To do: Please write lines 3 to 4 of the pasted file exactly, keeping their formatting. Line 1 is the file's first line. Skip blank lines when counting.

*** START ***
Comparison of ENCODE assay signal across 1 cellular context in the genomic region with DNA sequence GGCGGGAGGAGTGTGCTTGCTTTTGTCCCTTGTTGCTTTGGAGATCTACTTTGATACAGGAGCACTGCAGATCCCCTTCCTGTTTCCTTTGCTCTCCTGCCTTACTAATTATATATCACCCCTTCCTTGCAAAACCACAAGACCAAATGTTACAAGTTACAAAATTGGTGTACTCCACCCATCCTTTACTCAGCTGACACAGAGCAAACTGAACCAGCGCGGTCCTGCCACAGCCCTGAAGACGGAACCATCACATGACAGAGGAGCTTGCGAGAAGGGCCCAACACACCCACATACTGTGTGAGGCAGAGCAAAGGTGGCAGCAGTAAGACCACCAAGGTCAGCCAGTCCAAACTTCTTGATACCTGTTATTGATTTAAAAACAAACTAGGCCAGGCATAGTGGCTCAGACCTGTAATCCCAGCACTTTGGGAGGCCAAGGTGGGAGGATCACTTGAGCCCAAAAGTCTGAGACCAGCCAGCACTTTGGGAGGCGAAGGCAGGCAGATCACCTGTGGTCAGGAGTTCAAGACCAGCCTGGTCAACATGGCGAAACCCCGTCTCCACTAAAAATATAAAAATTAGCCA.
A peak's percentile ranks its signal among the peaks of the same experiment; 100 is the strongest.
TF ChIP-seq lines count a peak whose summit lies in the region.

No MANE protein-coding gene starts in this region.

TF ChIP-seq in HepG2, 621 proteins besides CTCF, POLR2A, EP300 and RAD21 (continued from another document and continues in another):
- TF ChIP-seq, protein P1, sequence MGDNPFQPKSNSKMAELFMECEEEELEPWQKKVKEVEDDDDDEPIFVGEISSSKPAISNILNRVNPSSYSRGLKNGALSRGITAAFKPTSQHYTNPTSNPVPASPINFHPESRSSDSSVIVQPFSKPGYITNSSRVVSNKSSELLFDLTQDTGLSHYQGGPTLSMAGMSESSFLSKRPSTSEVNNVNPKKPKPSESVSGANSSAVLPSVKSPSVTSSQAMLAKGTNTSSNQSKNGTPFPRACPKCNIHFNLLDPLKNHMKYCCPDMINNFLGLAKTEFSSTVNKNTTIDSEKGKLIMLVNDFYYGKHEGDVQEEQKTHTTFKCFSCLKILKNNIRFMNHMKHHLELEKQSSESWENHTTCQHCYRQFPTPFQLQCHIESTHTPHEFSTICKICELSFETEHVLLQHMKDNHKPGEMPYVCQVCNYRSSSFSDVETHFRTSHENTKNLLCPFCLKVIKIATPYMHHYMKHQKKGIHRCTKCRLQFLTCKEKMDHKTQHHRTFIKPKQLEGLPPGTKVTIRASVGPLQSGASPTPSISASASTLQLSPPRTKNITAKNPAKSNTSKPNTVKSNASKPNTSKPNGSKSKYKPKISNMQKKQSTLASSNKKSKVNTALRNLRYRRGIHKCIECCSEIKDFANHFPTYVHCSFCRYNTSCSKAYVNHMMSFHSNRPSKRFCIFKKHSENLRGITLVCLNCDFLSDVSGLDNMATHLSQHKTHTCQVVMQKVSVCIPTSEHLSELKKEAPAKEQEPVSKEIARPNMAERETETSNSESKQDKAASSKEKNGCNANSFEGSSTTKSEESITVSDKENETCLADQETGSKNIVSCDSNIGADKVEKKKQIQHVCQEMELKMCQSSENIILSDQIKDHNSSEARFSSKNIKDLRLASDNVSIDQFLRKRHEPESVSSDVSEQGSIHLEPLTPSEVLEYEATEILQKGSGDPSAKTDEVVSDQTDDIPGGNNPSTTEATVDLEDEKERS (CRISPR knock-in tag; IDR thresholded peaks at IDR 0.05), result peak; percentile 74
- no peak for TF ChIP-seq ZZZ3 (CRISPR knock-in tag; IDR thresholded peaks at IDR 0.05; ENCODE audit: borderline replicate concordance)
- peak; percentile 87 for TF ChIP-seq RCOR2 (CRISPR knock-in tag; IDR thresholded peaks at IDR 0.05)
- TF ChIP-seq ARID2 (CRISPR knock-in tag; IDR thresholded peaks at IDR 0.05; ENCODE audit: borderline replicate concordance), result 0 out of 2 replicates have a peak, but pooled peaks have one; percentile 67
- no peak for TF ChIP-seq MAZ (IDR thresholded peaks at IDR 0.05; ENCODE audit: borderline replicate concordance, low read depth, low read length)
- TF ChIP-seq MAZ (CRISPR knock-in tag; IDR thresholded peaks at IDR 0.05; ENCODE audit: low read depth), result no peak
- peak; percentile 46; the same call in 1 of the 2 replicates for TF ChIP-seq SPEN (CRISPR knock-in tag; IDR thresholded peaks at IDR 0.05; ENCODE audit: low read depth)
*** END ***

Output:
TF ChIP-seq lines count a peak whose summit lies in the region.

No MANE protein-coding gene starts in this region.